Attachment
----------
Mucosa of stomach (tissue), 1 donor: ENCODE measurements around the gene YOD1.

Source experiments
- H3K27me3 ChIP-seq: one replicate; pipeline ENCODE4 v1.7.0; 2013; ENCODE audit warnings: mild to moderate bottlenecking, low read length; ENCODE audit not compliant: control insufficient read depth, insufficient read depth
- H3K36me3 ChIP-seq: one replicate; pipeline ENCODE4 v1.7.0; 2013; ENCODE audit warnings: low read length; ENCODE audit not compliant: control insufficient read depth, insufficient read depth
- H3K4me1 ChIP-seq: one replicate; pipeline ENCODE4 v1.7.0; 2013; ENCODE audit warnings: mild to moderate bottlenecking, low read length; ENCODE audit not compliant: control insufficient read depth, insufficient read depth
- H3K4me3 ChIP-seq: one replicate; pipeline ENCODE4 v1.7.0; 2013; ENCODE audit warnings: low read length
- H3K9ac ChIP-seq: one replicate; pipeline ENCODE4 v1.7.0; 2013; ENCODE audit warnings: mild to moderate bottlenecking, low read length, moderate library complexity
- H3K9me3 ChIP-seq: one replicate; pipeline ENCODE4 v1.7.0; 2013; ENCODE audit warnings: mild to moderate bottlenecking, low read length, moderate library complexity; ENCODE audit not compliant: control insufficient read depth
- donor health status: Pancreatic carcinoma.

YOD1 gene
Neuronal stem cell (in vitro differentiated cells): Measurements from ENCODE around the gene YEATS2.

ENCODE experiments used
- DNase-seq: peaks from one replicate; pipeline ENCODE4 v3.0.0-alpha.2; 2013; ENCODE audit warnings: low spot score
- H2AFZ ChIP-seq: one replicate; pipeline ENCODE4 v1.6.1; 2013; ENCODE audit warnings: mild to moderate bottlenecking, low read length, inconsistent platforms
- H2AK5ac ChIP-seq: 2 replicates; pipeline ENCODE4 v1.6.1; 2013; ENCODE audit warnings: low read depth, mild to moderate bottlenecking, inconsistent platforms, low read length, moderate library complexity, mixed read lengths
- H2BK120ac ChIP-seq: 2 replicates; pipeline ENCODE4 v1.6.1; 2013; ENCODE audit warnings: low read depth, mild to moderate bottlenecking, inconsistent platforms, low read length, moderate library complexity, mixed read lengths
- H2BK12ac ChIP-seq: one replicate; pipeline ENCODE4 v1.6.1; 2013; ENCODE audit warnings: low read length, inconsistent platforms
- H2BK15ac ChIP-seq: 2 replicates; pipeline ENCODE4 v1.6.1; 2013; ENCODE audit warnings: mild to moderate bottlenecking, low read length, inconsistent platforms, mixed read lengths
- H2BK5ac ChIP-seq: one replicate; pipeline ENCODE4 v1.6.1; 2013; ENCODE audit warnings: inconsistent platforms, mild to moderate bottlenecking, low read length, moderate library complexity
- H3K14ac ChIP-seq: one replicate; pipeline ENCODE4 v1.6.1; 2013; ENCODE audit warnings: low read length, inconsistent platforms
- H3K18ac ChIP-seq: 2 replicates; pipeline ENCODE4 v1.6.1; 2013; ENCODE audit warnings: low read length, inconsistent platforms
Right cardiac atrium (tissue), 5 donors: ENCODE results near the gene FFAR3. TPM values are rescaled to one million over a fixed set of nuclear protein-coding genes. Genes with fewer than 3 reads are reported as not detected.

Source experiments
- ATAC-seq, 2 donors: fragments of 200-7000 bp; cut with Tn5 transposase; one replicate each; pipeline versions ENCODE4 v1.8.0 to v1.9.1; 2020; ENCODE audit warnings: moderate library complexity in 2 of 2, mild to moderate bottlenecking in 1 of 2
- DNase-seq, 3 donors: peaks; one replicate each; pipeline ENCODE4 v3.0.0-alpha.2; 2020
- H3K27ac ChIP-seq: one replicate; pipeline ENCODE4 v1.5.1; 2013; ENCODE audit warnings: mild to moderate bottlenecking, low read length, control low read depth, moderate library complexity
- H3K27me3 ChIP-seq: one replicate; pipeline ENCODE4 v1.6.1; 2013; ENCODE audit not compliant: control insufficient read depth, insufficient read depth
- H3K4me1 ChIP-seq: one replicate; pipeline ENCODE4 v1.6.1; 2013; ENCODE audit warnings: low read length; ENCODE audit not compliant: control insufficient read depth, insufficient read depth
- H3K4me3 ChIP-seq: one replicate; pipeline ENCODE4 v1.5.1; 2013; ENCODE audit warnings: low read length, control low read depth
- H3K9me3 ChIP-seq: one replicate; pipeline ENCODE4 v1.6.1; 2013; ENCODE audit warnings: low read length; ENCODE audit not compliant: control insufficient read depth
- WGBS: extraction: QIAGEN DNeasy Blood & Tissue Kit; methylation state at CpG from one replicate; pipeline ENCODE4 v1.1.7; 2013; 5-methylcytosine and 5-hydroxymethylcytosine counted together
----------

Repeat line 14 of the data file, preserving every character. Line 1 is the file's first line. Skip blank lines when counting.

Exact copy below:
- H2AFZ ChIP-seq: one replicate; pipeline ENCODE4 v1.6.1; 2013; ENCODE audit warnings: mild to moderate bottlenecking, low read length, inconsistent platforms